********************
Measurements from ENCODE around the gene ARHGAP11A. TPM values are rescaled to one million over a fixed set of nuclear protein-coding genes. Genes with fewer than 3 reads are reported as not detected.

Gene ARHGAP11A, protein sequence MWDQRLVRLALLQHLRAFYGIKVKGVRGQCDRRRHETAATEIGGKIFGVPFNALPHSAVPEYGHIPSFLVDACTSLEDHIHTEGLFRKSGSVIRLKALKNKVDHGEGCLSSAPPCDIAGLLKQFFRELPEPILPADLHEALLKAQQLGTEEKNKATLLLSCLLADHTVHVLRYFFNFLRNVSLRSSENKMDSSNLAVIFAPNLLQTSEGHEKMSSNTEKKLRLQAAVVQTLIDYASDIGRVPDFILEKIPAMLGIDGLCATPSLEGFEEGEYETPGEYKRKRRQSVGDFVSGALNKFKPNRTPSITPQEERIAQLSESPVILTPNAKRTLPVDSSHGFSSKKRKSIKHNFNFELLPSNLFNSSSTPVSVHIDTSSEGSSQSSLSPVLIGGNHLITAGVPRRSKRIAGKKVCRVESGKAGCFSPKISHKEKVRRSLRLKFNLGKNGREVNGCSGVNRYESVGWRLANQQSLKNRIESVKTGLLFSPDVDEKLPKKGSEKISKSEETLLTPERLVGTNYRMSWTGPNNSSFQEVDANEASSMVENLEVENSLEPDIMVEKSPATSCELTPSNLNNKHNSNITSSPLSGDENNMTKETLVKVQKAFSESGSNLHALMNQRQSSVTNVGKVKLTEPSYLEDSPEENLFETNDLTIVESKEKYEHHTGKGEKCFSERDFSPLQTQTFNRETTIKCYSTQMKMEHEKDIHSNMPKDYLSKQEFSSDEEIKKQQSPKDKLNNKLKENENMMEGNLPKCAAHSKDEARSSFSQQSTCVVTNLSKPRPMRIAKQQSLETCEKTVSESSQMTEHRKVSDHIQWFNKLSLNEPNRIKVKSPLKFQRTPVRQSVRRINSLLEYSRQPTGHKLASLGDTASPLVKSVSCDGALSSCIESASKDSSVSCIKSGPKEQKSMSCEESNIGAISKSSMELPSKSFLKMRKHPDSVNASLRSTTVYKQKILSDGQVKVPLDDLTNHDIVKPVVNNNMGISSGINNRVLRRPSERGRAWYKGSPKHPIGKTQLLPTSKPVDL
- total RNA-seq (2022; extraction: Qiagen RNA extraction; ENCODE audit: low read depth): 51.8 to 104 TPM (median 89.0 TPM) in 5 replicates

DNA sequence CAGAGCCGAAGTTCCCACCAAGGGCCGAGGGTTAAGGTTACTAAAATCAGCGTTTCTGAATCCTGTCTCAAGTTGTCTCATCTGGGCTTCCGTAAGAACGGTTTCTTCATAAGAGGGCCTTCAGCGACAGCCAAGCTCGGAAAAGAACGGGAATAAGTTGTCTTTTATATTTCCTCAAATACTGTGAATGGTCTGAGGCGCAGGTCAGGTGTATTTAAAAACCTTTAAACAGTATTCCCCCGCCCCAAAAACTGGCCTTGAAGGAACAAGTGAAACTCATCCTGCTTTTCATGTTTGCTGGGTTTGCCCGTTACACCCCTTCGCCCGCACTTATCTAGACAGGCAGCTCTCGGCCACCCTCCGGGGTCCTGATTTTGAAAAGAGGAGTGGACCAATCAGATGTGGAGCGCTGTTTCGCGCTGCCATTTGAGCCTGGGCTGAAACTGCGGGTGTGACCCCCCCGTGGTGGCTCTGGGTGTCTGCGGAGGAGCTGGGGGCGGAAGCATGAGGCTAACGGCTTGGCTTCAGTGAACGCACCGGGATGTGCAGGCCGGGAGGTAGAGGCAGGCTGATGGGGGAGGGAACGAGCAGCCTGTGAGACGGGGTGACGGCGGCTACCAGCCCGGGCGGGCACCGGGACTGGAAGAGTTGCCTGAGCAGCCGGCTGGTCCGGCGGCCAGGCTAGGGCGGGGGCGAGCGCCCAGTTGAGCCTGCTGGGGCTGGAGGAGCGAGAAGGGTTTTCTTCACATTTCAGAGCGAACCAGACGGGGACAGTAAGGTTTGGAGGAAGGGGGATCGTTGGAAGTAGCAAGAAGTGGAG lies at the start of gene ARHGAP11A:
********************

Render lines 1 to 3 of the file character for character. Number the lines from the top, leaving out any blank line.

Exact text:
Measurements from ENCODE around the gene ARHGAP11A. TPM values are rescaled to one million over a fixed set of nuclear protein-coding genes. Genes with fewer than 3 reads are reported as not detected.

Gene ARHGAP11A, protein sequence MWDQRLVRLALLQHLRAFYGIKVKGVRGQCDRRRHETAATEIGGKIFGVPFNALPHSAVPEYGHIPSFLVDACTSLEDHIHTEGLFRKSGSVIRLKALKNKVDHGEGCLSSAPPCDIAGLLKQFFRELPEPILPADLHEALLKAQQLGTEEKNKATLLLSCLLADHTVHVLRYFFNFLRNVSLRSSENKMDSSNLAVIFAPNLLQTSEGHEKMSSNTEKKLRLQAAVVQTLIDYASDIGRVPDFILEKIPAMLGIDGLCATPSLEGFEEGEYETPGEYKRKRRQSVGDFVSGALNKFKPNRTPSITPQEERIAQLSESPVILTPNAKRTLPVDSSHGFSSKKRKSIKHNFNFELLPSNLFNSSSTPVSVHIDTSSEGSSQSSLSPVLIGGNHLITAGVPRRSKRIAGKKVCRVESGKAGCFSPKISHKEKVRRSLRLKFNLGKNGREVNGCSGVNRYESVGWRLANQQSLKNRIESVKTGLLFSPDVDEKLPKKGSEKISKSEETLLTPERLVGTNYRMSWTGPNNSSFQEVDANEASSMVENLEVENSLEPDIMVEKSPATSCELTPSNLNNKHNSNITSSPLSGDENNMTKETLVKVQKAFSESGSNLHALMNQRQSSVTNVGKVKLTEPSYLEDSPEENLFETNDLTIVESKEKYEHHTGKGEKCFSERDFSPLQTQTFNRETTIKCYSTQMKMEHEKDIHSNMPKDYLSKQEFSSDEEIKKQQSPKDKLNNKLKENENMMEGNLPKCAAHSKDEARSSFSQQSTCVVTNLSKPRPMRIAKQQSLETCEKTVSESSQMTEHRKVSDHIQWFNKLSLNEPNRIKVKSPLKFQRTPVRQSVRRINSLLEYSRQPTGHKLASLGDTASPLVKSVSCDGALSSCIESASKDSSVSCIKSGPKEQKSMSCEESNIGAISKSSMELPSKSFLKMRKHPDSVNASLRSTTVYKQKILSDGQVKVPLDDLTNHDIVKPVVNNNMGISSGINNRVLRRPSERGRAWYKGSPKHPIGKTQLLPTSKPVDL
- total RNA-seq (2022; extraction: Qiagen RNA extraction; ENCODE audit: low read depth): 51.8 to 104 TPM (median 89.0 TPM) in 5 replicates